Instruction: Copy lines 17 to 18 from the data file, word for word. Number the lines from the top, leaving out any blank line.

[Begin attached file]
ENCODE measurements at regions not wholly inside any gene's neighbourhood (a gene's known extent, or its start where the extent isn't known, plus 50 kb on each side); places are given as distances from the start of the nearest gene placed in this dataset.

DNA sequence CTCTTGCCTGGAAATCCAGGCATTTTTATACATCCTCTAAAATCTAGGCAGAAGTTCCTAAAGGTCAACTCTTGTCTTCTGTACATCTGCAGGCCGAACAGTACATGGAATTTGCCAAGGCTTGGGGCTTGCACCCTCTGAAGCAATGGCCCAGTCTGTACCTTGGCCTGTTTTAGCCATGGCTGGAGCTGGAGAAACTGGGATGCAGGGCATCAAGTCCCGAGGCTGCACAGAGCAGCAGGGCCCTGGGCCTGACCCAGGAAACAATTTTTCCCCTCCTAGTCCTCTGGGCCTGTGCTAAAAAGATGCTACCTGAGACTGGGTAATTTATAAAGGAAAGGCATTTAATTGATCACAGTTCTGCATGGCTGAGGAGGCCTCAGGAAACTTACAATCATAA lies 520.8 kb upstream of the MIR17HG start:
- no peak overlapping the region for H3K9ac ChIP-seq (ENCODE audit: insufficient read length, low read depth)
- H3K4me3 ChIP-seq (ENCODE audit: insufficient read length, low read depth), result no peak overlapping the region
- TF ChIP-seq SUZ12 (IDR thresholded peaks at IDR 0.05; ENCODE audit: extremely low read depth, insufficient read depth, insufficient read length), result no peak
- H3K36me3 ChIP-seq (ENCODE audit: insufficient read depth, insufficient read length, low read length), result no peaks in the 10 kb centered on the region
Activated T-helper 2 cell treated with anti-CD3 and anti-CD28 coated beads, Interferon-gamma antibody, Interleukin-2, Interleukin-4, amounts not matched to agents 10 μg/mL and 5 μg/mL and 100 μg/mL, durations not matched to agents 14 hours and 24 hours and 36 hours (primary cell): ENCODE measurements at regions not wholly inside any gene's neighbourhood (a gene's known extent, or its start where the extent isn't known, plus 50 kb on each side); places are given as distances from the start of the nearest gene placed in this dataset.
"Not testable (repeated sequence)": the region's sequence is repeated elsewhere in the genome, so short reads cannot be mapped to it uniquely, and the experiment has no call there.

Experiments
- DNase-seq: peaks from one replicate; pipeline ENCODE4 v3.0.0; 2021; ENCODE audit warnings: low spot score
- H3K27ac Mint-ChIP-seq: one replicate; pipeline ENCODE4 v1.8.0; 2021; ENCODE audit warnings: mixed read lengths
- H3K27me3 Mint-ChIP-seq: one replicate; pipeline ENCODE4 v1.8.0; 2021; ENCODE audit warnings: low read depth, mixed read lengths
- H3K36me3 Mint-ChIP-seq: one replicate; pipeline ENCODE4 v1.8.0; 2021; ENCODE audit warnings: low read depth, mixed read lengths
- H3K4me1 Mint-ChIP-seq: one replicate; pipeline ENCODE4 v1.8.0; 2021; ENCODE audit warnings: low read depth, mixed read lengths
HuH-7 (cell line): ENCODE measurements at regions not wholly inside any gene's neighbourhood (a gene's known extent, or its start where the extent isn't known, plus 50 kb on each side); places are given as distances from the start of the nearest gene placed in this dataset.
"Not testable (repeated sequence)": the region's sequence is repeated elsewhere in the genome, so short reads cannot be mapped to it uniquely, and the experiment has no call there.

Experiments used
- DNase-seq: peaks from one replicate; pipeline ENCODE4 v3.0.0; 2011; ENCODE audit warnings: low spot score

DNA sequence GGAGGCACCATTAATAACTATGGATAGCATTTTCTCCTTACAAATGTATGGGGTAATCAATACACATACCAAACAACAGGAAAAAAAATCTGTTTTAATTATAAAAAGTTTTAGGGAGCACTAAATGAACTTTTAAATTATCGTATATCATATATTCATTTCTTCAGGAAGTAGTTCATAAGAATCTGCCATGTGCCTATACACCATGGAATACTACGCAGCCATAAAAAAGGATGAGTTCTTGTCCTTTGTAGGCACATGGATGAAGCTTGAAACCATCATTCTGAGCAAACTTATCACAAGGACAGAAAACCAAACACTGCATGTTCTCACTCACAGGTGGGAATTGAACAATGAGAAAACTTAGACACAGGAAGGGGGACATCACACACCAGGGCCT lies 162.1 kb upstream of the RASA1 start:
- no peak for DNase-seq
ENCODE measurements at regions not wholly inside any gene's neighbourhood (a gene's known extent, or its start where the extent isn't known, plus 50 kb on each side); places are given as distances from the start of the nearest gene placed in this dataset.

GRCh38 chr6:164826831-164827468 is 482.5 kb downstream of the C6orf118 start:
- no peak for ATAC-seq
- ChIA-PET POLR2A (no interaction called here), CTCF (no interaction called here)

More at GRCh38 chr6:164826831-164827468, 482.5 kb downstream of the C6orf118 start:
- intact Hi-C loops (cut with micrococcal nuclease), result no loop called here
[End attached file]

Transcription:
Experiments used
- DNase-seq: peaks from one replicate; pipeline ENCODE4 v3.0.0; 2011; ENCODE audit warnings: low spot score